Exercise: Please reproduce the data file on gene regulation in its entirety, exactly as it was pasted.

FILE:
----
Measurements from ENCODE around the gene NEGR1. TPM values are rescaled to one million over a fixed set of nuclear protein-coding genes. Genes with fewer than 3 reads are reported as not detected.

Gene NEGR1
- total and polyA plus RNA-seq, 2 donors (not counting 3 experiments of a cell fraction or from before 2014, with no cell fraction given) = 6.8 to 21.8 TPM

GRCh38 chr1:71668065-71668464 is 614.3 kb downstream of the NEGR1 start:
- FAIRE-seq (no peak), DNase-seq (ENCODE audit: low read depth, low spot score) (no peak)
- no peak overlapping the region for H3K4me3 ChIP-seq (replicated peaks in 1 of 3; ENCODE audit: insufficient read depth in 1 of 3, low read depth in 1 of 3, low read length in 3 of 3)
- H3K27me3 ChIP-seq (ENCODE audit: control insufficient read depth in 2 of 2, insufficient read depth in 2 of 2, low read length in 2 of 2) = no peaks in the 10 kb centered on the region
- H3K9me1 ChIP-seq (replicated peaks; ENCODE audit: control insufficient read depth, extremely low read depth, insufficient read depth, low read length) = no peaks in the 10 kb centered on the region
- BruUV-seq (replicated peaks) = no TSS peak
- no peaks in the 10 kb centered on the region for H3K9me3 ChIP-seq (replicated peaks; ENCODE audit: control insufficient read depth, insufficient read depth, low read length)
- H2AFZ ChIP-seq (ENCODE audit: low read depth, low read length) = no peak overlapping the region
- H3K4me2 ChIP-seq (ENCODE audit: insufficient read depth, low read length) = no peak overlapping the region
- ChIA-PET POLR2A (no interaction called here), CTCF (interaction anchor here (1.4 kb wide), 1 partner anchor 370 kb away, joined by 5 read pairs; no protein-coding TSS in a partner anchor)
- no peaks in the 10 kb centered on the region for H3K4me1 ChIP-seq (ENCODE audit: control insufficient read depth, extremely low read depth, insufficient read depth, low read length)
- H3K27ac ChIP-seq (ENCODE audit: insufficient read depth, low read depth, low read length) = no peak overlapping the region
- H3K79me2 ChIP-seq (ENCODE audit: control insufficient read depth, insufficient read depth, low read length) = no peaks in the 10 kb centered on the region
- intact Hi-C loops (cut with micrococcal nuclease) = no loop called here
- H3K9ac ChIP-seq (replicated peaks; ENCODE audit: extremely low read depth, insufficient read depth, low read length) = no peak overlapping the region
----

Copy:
Measurements from ENCODE around the gene NEGR1. TPM values are rescaled to one million over a fixed set of nuclear protein-coding genes. Genes with fewer than 3 reads are reported as not detected.

Gene NEGR1
- total and polyA plus RNA-seq, 2 donors (not counting 3 experiments of a cell fraction or from before 2014, with no cell fraction given) = 6.8 to 21.8 TPM

GRCh38 chr1:71668065-71668464 is 614.3 kb downstream of the NEGR1 start:
- FAIRE-seq (no peak), DNase-seq (ENCODE audit: low read depth, low spot score) (no peak)
- no peak overlapping the region for H3K4me3 ChIP-seq (replicated peaks in 1 of 3; ENCODE audit: insufficient read depth in 1 of 3, low read depth in 1 of 3, low read length in 3 of 3)
- H3K27me3 ChIP-seq (ENCODE audit: control insufficient read depth in 2 of 2, insufficient read depth in 2 of 2, low read length in 2 of 2) = no peaks in the 10 kb centered on the region
- H3K9me1 ChIP-seq (replicated peaks; ENCODE audit: control insufficient read depth, extremely low read depth, insufficient read depth, low read length) = no peaks in the 10 kb centered on the region
- BruUV-seq (replicated peaks) = no TSS peak
- no peaks in the 10 kb centered on the region for H3K9me3 ChIP-seq (replicated peaks; ENCODE audit: control insufficient read depth, insufficient read depth, low read length)
- H2AFZ ChIP-seq (ENCODE audit: low read depth, low read length) = no peak overlapping the region
- H3K4me2 ChIP-seq (ENCODE audit: insufficient read depth, low read length) = no peak overlapping the region
- ChIA-PET POLR2A (no interaction called here), CTCF (interaction anchor here (1.4 kb wide), 1 partner anchor 370 kb away, joined by 5 read pairs; no protein-coding TSS in a partner anchor)
- no peaks in the 10 kb centered on the region for H3K4me1 ChIP-seq (ENCODE audit: control insufficient read depth, extremely low read depth, insufficient read depth, low read length)
- H3K27ac ChIP-seq (ENCODE audit: insufficient read depth, low read depth, low read length) = no peak overlapping the region
- H3K79me2 ChIP-seq (ENCODE audit: control insufficient read depth, insufficient read depth, low read length) = no peaks in the 10 kb centered on the region
- intact Hi-C loops (cut with micrococcal nuclease) = no loop called here
- H3K9ac ChIP-seq (replicated peaks; ENCODE audit: extremely low read depth, insufficient read depth, low read length) = no peak overlapping the region